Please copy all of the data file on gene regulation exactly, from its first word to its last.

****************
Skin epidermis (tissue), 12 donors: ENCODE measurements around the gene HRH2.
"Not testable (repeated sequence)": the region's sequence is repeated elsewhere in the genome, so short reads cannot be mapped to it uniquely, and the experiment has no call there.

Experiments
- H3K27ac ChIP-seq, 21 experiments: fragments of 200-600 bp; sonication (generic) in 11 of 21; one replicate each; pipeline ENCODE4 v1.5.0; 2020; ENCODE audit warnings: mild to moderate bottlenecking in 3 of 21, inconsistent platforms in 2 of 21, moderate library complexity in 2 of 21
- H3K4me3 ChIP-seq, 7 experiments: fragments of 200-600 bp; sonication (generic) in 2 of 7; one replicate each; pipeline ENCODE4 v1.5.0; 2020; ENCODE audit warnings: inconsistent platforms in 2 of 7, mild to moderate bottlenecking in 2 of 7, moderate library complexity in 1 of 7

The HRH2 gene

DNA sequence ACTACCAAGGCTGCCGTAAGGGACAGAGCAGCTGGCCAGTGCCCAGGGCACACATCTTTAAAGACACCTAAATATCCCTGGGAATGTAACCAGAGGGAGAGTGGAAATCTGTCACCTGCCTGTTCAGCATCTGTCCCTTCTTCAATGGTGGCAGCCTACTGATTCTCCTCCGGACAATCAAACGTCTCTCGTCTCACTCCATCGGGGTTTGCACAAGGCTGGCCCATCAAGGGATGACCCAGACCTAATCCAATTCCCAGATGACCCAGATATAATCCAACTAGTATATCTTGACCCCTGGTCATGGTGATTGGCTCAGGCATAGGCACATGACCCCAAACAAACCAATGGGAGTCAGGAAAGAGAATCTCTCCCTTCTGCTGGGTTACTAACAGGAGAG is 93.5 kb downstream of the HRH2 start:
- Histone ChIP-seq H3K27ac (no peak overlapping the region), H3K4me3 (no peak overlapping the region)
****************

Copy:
Skin epidermis (tissue), 12 donors: ENCODE measurements around the gene HRH2.
"Not testable (repeated sequence)": the region's sequence is repeated elsewhere in the genome, so short reads cannot be mapped to it uniquely, and the experiment has no call there.

Experiments
- H3K27ac ChIP-seq, 21 experiments: fragments of 200-600 bp; sonication (generic) in 11 of 21; one replicate each; pipeline ENCODE4 v1.5.0; 2020; ENCODE audit warnings: mild to moderate bottlenecking in 3 of 21, inconsistent platforms in 2 of 21, moderate library complexity in 2 of 21
- H3K4me3 ChIP-seq, 7 experiments: fragments of 200-600 bp; sonication (generic) in 2 of 7; one replicate each; pipeline ENCODE4 v1.5.0; 2020; ENCODE audit warnings: inconsistent platforms in 2 of 7, mild to moderate bottlenecking in 2 of 7, moderate library complexity in 1 of 7

The HRH2 gene

DNA sequence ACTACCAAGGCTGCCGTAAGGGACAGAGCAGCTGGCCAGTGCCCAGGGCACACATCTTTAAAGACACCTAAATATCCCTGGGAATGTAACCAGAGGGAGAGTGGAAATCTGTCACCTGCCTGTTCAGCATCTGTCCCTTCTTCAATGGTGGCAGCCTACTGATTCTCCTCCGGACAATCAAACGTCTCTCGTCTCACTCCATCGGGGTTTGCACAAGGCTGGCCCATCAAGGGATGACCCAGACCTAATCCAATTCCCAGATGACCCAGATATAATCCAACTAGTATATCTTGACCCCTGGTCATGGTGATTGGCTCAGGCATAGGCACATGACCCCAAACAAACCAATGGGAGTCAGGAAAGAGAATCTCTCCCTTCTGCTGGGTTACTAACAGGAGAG is 93.5 kb downstream of the HRH2 start:
- Histone ChIP-seq H3K27ac (no peak overlapping the region), H3K4me3 (no peak overlapping the region)